It is also keen to talk to more of the producers and suppliers taking part in the London Wine Competition and will be sharing their stories and insights in the months to come.

“We want to be seen as a true partner that can help producers and their importers promote their wines directly to the consumers they want to be buying their wines,” says Sid Patel, founder of the London Drinks Competitions and chief executive of the Beverage Trade Network. “The London Drinks Guide is the first dedicated online platform 100% focused on helping those who love their wines, beers and spirits find out more about them and where to go and buy them.”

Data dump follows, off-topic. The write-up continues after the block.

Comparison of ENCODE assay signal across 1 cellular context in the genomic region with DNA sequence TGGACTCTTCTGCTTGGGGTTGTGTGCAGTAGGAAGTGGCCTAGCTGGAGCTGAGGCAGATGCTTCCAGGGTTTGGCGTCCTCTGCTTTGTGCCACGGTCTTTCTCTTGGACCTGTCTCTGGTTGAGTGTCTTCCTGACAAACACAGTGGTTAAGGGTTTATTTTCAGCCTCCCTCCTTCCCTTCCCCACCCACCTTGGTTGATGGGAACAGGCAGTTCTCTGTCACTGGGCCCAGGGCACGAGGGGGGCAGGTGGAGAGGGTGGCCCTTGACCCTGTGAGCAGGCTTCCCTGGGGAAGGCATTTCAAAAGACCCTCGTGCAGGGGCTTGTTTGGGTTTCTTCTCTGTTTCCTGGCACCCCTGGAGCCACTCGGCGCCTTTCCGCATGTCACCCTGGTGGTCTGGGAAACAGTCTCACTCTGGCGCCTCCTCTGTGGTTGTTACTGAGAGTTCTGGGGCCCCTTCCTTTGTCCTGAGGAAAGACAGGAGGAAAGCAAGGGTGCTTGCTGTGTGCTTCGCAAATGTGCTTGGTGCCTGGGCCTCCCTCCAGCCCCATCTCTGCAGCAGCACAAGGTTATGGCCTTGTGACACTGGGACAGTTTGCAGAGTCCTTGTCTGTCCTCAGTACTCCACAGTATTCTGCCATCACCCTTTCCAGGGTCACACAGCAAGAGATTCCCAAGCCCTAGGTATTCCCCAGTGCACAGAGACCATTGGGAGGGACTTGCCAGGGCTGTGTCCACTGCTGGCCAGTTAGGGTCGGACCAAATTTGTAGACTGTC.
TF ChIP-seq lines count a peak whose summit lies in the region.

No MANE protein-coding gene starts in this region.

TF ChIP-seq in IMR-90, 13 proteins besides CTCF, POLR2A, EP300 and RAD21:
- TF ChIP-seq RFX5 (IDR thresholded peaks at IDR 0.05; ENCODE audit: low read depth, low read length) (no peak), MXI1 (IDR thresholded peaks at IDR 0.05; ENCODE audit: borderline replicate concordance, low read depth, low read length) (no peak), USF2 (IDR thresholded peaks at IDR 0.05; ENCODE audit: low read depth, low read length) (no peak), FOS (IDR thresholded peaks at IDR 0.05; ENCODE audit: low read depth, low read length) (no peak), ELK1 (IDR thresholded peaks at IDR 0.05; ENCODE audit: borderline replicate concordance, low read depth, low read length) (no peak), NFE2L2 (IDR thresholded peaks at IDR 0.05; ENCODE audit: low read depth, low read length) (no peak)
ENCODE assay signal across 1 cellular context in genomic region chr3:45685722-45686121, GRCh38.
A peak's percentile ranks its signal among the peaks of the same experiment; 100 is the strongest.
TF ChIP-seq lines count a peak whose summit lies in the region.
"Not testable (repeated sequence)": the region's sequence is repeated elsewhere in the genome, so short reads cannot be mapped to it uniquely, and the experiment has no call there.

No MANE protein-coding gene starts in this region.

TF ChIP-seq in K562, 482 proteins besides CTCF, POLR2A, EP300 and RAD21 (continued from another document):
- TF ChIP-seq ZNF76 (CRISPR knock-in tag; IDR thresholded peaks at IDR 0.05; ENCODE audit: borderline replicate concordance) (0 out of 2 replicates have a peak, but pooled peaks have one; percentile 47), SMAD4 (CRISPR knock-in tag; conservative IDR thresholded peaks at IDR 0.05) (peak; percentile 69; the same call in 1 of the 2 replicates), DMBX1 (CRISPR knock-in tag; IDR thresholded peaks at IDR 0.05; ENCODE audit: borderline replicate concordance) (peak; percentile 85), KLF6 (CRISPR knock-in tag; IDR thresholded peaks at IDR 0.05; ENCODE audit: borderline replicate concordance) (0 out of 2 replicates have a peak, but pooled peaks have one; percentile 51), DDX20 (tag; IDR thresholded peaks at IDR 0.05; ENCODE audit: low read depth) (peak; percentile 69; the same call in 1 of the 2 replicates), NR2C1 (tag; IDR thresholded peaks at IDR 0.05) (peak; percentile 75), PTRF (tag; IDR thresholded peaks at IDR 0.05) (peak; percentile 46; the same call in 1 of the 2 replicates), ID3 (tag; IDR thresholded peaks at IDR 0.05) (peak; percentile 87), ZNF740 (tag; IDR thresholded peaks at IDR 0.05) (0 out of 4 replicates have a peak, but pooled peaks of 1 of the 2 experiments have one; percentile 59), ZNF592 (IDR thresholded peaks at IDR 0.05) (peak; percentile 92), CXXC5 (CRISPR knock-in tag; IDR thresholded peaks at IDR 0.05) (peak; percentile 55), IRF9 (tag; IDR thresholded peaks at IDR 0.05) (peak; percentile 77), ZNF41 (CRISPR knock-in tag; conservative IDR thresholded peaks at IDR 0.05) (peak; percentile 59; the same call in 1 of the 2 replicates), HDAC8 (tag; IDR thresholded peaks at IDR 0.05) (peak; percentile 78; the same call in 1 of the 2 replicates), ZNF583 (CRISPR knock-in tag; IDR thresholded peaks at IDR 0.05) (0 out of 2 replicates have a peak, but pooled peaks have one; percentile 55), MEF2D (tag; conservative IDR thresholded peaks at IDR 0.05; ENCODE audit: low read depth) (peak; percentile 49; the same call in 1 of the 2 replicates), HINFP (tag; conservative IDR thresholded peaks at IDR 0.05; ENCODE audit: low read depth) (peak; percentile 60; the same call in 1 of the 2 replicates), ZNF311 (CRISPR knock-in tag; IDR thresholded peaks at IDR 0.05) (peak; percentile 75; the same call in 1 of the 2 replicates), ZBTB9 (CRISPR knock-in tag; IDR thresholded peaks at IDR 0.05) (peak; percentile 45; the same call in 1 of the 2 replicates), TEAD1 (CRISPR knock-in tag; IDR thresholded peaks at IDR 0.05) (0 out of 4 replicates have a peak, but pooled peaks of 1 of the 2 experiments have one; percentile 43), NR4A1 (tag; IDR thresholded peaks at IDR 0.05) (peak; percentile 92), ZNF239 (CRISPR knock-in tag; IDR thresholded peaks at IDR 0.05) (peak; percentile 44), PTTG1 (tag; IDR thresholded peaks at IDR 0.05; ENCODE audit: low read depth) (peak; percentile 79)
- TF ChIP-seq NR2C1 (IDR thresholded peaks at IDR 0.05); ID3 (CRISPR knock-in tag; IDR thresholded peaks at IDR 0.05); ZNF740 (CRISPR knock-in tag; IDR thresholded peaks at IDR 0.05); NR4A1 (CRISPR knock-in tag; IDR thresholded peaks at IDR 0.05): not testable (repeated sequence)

As it enters just its fourth year, the London Wine Competition has already become a vital sales partner for wine producers all over the world. They have the confidence their wines are going to be judged with the same criteria they make them for the key markets international wine markets they work in, with the added reassurance that any award-winning wine will then have the chance of being promoted on the London Drinks Guide to wine lovers in the biggest showcase for wine on the planet.

About the Author

Richard Siddle

Richard Siddle is an award-winning business editor with over 25 years experience working across a number of fields including computing, FMCG, grocery and convenience retailing, travel and for the last 10 years wine and spirits. He spent much of that time as editor of Harpers Wine & Spirit where he was widely recognised for having turned one of the UK’s oldest publications into an agenda setting, must read for the drinks industry.

Call for domestic and international submission is now open for London Wine Competition. Enter your wines before 31 August 2024 to get super early bird pricing. Register now and ship later to save.